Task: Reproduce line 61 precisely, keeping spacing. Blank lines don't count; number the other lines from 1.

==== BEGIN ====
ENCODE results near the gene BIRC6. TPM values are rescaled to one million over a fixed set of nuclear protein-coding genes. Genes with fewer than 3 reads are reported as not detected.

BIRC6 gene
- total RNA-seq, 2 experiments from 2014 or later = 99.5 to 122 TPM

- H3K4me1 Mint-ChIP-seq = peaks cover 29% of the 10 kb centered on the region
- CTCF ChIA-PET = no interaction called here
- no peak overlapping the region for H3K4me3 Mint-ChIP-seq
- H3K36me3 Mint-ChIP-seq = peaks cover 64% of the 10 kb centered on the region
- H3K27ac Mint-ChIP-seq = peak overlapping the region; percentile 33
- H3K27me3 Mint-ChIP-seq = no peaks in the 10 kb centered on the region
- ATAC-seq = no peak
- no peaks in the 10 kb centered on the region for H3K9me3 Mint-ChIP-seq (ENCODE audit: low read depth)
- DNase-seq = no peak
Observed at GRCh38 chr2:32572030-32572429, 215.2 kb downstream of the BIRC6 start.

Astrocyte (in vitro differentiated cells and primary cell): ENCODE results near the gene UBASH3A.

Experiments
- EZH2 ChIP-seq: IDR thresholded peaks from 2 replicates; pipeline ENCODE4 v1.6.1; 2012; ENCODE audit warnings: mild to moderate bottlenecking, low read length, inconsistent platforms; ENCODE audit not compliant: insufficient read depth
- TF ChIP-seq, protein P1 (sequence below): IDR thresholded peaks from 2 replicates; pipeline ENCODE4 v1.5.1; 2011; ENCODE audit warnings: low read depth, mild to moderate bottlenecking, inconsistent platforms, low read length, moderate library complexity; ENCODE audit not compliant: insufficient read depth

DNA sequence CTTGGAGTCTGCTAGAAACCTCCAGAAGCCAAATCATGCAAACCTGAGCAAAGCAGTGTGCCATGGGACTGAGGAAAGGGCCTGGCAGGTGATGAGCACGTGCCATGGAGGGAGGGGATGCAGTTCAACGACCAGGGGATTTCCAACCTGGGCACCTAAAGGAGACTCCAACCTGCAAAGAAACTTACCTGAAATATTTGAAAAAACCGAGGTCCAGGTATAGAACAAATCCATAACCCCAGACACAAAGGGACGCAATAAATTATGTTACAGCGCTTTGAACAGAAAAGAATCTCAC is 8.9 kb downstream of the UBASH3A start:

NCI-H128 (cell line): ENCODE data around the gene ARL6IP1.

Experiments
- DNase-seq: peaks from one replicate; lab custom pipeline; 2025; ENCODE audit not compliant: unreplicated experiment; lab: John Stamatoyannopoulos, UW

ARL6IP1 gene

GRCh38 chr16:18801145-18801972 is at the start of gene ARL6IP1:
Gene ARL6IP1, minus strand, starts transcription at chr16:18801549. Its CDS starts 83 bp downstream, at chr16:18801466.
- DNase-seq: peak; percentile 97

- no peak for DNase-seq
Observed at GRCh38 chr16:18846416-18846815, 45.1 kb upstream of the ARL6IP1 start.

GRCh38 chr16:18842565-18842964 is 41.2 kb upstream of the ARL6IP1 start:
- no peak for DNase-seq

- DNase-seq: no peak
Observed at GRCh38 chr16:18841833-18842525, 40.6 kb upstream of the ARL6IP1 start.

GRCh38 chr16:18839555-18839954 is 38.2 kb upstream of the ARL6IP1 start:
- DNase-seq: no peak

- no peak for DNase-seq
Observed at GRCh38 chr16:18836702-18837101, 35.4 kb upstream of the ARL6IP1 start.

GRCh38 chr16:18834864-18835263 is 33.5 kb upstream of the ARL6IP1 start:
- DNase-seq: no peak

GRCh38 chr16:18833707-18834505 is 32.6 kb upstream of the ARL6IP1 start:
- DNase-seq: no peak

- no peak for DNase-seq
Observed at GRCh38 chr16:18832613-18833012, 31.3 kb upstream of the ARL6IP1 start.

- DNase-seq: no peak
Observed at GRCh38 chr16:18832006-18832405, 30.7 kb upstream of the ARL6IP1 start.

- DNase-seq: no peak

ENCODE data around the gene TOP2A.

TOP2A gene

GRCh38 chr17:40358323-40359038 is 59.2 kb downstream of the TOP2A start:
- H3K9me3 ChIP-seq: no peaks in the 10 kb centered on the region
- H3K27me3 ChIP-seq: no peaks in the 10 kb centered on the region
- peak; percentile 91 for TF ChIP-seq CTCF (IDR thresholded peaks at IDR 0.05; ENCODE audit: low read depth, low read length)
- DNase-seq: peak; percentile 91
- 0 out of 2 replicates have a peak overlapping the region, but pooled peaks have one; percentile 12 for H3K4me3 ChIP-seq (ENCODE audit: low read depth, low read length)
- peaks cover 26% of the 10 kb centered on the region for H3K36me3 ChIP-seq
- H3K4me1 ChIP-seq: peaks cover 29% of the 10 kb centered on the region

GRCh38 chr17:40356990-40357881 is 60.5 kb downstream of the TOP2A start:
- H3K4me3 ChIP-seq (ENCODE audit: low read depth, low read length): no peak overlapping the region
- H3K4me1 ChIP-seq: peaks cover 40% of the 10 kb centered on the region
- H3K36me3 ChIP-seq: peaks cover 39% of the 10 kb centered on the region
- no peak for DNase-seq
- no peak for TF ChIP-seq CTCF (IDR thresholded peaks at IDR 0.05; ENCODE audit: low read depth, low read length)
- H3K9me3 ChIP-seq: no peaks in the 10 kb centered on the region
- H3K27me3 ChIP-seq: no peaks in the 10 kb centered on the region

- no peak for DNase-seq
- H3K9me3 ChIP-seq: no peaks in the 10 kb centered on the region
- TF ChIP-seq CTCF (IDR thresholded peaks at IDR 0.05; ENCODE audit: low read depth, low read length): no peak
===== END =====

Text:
- H3K9me3 ChIP-seq: no peaks in the 10 kb centered on the region